918 F2d 957 Givens v. T Wigginton C R R

918 F.2d 957

Michael J. GIVENS, Plaintiff-Appellant,
John T. WIGGINTON, John C. Runda, Phillip R. Baker, Larry R.
Ball, James Grider, Helen Howard-Hughes, Lou
Karibo, Newton McCravy, Jr., Keith
Hardison, Defendants-Appellees.

No. 90-5026.

United States Court of Appeals, Sixth Circuit.

Nov. 20, 1990.

Unpublished Disposition
NOTICE: Sixth Circuit Rule 24(c) states that citation of unpublished dispositions is disfavored except for establishing res judicata, estoppel, or the law of the case and requires service of copies of cited unpublished dispositions of the Sixth Circuit.




Michael J. Givens, a Kentucky state prisoner represented by counsel, appeals the district court's dismissal of his civil rights complaint filed pursuant to 42 U.S.C. Sec. 1983. The case has been referred to a panel of the court pursuant to Rule 9(a), Rules of the Sixth Circuit. Upon examination of the record and briefs, this panel unanimously agrees that oral argument is not needed. Fed.R.App.P. 34(a).


Givens was granted parole by the Kentucky Parole Board on April 30, 1985, from 1981 convictions for rape, sodomy, sexual abuse and burglary. He remained on parole until January 4, 1988, when he was arrested for a curfew violation--one of the conditions of his parole. A preliminary parole revocation hearing was held at which the defendant Administrative Law Judge (ALJ) found that Givens had violated three conditions of his parole: (1) a 10:00 p.m.-6:00 a.m. curfew; (2) possession of a firearm; and (3) presence on premises where alcoholic beverages were served as the principal commodity. Revocation was recommended.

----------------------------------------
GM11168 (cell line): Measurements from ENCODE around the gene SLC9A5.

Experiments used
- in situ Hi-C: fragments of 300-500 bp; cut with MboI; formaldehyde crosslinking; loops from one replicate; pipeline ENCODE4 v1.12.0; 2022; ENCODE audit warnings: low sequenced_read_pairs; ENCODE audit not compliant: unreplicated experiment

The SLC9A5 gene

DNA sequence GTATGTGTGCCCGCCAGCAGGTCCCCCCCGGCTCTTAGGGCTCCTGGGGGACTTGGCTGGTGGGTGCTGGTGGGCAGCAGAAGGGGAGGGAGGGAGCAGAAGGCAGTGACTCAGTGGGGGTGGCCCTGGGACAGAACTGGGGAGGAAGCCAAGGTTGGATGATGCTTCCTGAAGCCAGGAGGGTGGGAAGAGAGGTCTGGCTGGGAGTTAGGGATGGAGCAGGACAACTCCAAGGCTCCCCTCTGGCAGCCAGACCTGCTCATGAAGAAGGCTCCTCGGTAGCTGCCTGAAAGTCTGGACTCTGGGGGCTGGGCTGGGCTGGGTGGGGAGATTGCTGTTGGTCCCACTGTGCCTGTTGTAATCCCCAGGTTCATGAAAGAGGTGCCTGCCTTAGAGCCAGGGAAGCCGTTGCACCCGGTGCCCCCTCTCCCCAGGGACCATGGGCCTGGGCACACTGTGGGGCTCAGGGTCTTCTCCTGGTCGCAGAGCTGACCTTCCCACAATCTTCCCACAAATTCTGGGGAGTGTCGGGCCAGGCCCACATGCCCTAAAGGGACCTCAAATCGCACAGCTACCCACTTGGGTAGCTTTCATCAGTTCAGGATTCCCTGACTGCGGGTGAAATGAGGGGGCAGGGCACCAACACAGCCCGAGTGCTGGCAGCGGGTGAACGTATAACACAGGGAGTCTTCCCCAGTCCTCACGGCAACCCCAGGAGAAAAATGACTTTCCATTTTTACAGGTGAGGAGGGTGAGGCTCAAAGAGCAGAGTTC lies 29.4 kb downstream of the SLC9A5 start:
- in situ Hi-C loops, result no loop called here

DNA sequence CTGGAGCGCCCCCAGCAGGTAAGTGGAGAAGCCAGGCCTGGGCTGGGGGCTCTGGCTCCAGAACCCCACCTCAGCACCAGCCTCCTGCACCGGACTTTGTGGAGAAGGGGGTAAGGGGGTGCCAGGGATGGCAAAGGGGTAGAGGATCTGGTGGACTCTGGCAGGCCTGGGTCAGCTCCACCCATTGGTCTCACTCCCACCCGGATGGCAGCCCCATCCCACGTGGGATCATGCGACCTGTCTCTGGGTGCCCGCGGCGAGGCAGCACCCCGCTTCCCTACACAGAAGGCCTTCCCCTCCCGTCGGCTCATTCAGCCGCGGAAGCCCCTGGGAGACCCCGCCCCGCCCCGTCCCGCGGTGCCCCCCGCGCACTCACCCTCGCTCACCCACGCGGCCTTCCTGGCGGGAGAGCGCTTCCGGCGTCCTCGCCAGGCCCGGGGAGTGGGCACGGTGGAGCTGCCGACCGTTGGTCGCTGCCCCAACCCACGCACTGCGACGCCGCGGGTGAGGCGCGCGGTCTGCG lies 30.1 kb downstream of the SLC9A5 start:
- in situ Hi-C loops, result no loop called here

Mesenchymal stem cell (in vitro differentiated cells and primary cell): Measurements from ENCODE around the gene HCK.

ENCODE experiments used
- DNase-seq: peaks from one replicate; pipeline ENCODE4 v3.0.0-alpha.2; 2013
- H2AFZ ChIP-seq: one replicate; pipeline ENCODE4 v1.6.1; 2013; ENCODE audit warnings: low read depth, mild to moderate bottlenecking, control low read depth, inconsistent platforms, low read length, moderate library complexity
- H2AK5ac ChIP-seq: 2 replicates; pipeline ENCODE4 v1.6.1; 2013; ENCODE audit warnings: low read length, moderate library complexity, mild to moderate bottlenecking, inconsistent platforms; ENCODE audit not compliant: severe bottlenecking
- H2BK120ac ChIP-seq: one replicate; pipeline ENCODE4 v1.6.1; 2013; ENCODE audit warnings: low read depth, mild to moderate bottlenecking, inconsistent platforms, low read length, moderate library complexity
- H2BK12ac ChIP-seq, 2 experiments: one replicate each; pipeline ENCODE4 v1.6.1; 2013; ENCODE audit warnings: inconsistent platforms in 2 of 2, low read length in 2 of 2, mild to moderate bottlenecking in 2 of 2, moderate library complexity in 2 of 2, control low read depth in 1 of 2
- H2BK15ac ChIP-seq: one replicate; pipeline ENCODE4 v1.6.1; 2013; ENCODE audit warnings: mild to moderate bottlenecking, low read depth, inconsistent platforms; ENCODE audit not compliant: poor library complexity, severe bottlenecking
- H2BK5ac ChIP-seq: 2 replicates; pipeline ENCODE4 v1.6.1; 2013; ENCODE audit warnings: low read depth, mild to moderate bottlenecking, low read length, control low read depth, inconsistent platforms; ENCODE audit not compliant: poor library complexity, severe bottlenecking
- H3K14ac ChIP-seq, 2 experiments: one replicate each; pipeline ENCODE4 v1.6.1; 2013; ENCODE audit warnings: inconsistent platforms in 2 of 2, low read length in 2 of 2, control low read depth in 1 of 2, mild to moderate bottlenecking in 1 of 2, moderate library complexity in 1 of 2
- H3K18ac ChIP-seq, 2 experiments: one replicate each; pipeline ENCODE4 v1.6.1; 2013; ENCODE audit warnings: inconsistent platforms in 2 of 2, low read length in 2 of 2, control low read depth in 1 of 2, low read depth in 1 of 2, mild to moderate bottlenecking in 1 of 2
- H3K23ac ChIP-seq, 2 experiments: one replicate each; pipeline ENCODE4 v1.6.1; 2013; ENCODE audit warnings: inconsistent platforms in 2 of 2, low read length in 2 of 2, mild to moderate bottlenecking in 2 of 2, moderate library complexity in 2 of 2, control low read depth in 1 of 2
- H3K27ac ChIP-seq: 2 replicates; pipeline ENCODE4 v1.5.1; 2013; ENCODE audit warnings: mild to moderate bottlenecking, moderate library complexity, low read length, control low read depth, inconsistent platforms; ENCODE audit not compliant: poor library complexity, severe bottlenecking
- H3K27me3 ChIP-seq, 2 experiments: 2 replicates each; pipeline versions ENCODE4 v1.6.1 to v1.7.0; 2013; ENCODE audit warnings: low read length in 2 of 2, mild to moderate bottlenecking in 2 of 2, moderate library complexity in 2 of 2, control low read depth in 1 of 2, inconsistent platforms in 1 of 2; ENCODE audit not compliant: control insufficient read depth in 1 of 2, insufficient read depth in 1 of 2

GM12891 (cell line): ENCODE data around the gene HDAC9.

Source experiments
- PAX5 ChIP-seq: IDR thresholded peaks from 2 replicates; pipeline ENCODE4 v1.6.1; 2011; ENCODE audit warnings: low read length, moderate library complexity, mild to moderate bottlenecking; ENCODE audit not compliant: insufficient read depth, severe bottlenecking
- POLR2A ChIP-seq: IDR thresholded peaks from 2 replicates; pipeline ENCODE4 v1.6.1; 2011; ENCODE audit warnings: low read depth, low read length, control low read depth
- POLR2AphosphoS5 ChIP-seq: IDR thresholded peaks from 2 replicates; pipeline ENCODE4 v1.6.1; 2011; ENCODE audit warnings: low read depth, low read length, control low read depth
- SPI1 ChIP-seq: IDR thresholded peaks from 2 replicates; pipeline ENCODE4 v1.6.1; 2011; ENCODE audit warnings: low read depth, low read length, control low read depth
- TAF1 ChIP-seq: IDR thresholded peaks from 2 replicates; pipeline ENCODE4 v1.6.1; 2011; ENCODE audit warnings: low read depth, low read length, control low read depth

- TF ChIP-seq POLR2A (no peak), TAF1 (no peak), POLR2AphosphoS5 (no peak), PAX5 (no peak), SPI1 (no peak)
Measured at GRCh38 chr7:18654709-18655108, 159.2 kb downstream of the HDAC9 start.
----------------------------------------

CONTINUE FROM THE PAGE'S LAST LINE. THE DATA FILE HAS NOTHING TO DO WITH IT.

Following a hearing before the Parole Board, Givens's parole was revoked on May 2, 1988, and he was incarcerated again. He was scheduled to appear before the Parole Board nine months later; however, at that time Givens's parole consideration was deferred for an additional two years.


Seeking monetary and injunctive relief, Givens instituted his civil rights complaint against the Secretary of the Kentucky Corrections Cabinet, seven members of the Kentucky Parole Board, and the ALJ. He alleged that the deferment of his parole consideration and the failure of the ALJ to consider alternatives to revocation violated the consent decree in Kendrick v. Bland, 541 F.Supp. 21 (W.D.Ky.1981), the holding in Wolff v. McDonnell, 418 U.S. 539 (1974), his civil rights protected by 42 U.S.C. Sec. 1983, and the fourteenth amendment and certain state law rights. Givens sued the defendants individually and in their official capacities.


Defendants filed a motion to dismiss, or, in the alternative, for summary judgment, and Givens filed a response. The district court granted defendants' motion, concluding: (1) that all damage claims against all defendants were barred by the Eleventh Amendment; (2) that Givens's due process rights at his revocation hearing were protected under Morrissey v. Brewer, 408 U.S. 471 (1972); and (3) that Givens had no constitutional or inherent right to parole under either Kentucky law or the consent decree in Kendrick. The court declined to exercise pendent jurisdiction over any state law claims since no viable federal claim existed.


Upon consideration we conclude that summary judgment was properly entered for defendants as there is no genuine issue of material fact and they are entitled to judgment as a matter of law. See Anderson v. Liberty Lobby, Inc., 477 U.S. 242, 247 (1986). Accordingly, the district court's judgment is hereby affirmed. Rule 9(b)(5), Rules of the Sixth Circuit.